Cannon Beach Ghost Millipede of the Sea?
February 4, 2010
On Sunday, January 31 at about 7:30 in the morning, my friend and I were taking one last stroll along the beautiful shore on Cannon Beach. The beach goes along south until it runs into some black rocks and tide pools. I’ve seen a lot of interesting things there, but this takes the cake.
Washed up on the sand, not caught in a tidepool but instead in a very shallow seabound stream, was a pale ghost of a creature that I admit, freaked me out. I’m pretty sure it was either dead or unaccustomed to surface pressure… it seemed quite limp in either case.
It was off-white, with an almost luminescent-looking greenish tinge. You can sort of see the color in the photo. And I couldn’t discern any eyes, just that rather spectacular pointed oblong of a head. And the spinal column… not that bugs necessarily have spines, but you know… was translucent, not whitish. You can see it in the photo; the translucent part seems to surround the …brain? Brrrr. Wow. Somewhere between 4 and 6 inches of fascinating, nameless wriggle – hard to say for sure with it folded up like that and me afraid to touch it (even with a stick).
I wish I had a better photo for you; the water was washing it back out to the ocean, and my camera is old and beat up. It certainly isn’t pretty enough to make picture of the month. But with any luck, you can tell me what this bizarre encounter was. Have you ever seen anything like it?
I haven’t, save perhaps in unremembered dreams…
Nikki Burns, still a Goonie
Cannon Beach, OR

Sea Worm

Dear Nikki,
Your letter is wonderful, and this creature is a bit out of our typical request realm, though we have identified marine worms in the past.  We are posting it immediately as unidentified in the hopes that one of our readers will have some clue as to its identity, and we will begin to research ourselves.  Meanwhile, hold tight and we will see what we are able to uncover.  We would strongly suggest that you post a comment to your own letter in the event that sometime far in the future, an identification is provided.  We generally write back if we get an identification in a few days, but eventually, a querant’s email address vanishes into the black hole that our email account becomes after about a week.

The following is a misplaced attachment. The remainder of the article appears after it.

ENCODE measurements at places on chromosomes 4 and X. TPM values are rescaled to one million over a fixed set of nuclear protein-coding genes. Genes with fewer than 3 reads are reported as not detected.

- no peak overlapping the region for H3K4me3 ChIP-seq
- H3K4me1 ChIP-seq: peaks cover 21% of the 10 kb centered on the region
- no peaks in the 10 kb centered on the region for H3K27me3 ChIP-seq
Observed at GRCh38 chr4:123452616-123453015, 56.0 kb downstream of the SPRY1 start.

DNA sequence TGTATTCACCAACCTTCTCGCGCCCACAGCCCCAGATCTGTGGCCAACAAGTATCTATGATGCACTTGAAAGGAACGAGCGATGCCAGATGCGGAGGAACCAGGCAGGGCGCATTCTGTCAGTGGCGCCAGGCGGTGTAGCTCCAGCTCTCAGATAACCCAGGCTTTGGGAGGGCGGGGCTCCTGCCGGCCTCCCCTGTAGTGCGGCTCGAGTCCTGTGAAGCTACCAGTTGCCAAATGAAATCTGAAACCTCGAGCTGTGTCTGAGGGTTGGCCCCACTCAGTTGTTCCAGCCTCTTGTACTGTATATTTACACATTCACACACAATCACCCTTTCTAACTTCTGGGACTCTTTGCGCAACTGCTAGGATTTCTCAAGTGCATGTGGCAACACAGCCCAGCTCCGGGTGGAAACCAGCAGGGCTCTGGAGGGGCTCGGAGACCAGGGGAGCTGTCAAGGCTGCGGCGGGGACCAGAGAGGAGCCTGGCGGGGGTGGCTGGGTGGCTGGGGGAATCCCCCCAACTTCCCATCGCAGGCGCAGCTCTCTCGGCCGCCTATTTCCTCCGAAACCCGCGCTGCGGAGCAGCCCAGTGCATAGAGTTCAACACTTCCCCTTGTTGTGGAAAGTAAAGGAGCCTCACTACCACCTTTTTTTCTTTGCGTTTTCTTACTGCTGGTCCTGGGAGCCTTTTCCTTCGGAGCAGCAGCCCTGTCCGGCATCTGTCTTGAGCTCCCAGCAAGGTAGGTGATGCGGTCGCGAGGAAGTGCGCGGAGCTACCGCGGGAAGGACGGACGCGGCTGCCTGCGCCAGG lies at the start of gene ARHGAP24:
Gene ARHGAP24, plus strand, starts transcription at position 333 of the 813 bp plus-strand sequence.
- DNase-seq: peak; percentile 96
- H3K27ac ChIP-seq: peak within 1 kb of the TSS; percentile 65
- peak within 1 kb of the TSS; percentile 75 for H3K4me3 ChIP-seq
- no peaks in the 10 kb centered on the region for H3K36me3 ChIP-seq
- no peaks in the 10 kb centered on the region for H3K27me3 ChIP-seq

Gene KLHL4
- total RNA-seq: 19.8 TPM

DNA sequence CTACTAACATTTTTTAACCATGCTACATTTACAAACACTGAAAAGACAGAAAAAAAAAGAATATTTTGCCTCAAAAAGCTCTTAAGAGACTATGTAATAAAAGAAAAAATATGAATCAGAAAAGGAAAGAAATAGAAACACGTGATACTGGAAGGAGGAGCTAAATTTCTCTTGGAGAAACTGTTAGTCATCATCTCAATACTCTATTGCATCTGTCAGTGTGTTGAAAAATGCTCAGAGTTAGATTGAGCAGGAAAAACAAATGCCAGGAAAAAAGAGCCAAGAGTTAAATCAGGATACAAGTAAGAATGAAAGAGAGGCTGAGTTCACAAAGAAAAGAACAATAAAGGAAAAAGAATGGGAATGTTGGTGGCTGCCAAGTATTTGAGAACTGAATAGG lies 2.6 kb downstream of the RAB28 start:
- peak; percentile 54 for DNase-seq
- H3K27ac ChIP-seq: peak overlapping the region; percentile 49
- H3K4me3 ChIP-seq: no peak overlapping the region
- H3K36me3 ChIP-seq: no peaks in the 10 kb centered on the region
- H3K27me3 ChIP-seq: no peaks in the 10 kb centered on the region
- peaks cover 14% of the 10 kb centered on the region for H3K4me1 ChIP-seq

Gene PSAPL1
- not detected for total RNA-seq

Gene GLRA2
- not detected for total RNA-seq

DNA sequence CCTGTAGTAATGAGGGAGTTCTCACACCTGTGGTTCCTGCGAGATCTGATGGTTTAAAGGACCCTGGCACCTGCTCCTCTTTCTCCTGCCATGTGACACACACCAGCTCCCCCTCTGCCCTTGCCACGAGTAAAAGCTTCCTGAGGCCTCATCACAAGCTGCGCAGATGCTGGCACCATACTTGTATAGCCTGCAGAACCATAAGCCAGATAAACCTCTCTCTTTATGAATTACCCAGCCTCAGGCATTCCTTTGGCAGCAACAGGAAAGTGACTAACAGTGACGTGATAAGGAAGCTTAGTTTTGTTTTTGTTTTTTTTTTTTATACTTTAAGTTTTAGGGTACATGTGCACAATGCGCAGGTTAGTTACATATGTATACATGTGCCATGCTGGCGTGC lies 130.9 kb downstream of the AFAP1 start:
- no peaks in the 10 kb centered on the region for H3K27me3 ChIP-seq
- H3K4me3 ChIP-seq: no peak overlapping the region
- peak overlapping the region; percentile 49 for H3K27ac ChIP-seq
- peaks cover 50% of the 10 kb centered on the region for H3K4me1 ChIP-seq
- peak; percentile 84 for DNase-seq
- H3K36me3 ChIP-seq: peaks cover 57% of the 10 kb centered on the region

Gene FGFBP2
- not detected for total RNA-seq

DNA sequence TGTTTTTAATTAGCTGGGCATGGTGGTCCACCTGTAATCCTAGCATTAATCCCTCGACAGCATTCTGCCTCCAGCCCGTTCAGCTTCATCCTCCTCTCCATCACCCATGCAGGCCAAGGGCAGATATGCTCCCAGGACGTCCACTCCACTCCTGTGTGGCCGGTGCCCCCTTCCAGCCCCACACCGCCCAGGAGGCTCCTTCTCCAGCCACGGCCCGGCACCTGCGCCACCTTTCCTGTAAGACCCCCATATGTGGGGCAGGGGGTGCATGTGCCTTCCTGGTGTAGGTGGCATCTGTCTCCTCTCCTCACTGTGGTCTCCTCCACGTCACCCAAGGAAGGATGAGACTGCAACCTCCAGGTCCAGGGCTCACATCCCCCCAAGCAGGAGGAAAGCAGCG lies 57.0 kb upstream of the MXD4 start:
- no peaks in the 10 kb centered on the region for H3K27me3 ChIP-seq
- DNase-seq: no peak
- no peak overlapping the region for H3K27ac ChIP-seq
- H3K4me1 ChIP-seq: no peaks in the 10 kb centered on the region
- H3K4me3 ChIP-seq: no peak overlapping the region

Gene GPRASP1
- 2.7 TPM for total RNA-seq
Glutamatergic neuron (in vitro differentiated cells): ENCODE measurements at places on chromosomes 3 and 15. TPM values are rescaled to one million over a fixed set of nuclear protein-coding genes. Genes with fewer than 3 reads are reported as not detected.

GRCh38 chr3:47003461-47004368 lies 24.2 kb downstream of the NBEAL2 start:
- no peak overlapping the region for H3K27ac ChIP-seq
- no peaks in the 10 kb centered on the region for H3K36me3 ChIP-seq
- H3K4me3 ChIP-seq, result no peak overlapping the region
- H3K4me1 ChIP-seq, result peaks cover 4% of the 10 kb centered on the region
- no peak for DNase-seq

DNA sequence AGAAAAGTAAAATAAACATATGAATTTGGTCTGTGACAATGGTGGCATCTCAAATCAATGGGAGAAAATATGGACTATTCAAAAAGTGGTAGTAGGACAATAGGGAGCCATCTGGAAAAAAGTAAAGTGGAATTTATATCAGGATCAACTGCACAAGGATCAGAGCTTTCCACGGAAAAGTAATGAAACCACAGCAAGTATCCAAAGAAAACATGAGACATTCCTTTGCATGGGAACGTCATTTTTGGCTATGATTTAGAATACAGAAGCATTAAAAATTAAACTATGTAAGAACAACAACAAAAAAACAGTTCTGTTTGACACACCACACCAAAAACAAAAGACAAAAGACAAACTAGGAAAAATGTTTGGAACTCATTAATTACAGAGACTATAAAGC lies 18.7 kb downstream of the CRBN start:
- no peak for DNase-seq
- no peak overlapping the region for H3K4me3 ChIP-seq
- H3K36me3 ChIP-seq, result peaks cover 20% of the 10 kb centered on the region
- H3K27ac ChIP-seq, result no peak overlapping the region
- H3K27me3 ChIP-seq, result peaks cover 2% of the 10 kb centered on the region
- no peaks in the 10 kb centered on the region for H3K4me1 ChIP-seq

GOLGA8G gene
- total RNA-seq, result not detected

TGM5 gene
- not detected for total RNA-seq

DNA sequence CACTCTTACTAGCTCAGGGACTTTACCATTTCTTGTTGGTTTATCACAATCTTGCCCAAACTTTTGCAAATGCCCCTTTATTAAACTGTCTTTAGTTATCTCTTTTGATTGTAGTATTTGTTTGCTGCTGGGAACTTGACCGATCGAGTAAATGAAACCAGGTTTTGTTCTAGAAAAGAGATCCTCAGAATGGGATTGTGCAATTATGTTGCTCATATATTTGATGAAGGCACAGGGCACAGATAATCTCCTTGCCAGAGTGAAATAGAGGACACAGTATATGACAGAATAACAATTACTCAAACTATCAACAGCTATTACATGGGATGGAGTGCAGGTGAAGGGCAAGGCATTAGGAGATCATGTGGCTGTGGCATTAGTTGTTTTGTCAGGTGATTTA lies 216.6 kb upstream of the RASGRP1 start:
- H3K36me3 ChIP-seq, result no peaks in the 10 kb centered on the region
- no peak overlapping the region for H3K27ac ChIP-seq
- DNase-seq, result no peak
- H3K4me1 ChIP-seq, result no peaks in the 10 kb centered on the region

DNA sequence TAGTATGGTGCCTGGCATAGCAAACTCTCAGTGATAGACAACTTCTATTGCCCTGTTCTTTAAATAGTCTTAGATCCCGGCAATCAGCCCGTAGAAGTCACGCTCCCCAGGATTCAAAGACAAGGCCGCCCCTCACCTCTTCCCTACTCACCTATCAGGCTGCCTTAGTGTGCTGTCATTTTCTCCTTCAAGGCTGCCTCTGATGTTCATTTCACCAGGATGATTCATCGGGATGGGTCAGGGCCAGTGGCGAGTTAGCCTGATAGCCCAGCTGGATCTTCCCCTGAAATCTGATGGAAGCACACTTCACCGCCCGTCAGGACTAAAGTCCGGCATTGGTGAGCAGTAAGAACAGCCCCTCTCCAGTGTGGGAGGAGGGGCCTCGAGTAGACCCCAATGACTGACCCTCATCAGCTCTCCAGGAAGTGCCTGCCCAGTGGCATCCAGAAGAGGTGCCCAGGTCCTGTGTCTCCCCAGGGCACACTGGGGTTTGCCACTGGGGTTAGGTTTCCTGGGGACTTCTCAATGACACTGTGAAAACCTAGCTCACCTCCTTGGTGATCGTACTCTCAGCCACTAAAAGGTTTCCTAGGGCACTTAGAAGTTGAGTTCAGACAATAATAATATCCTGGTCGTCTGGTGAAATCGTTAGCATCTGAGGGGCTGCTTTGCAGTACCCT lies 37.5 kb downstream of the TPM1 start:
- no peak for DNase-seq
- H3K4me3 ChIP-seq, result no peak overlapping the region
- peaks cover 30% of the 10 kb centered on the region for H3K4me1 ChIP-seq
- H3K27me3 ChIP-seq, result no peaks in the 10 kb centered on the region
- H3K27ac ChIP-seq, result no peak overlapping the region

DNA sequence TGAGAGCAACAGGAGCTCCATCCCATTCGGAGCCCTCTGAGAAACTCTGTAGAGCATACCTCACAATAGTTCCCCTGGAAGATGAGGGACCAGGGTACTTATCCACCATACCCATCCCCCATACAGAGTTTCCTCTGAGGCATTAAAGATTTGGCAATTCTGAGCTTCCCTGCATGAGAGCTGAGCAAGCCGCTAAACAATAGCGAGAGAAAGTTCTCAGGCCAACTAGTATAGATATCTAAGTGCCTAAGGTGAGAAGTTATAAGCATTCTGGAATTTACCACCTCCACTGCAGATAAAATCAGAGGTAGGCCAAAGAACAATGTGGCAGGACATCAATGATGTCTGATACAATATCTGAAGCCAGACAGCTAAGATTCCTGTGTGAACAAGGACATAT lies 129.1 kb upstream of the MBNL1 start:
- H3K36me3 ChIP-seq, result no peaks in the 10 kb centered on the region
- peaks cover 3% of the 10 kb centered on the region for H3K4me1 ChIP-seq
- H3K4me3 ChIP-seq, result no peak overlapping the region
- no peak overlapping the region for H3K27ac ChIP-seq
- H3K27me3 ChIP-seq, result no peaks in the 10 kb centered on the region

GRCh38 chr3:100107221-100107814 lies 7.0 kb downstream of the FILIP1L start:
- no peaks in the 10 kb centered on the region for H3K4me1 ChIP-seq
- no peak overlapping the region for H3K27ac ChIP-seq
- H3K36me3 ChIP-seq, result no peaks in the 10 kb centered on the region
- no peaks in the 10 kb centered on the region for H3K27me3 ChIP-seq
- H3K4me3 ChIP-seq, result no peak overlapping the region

Hi again Nikki,
On a lark, we just did a search for sea worm, and found the Wikipedia page on the genus Glycera, Blood Worms, and it sure looks like your critter.

Tagged with →  
Location: Oregon

9 Responses to Flotsam from Oregon: Blood Worm in genus Glycera perhaps

  1. thujaUW says:

    Wow. I would never have guessed worm (so many legs!). Thank you for the google search – what a fascinating sort of creature! The one you found seems to be from Novia Scotia, and I haven’t photos of these guys from the west coast yet, but I’ll keep digging. Makes me glad I didn’t pick it up. Sounds like a bite would have hurt!

  2. Dlara says:

    Our family found one of these on a beach in Lincoln City, Oregon, today. While I “picked it up” by gathering the sand around it in my hands, of course the youngest in our group (4yo) grabbed it and decided it was his friend. Luckily that didn’t last toooo long, and he wasn’t bitten. Having grown up on the coast I am still surprised by the new things we find. I appreciate the Wikipedia link also!

  3. Jodi says:

    My daughter found the same creature on the beach in Rockaway Beach on 2 different occasions this month (May 2014). Would be nice to know what it is.

  4. DnA says:

    We found some too…North Bend/Coos Bay, Oregon….what the hell are these?

    Have picture.

    -D “n” A

  5. Sarah Kraft says:

    We just went digging for sand crabs today outside of Seaside. Found many of these things (in the sand, not on top) One was an easy 8 inches long. What are they?

  6. Matthew Wallace says:

    We found one off the coast of California Trinidad they’re fugly looking and when I got close to it it jolted at me they’re crazy looking

  7. Marc Foutch says:

    We have them here in Maine too saw hundreds of them while digging bloodworms. Though they aren’t what we would call “true” bloodworms, they are very closely related. They are definitely annelids. Segmented worms. They definitely bite the same way as a bloodworm would, though I didn’t see those 4 black fangs when they shoot their mouths out, they definitely shoot their mouths out. Normally our bloodworms are found in soft sticky mud, but I was after some larger sized worms that I have found to be more prone to sandy more gravelly substrates and that’s where I found these worms. No one I’ve talked to could give me an actual name for them them. And that’s coming from guys who’ve been turning over the mud flats for 25+ years…

  8. Famine says:

    My son and I found 2 while digging on the beach in Salisbury, MA. Been going to the beach up there for my whole life and had never dug one of them up – kind of freaked us out at first!

Leave a Reply

Your email address will not be published. Required fields are marked *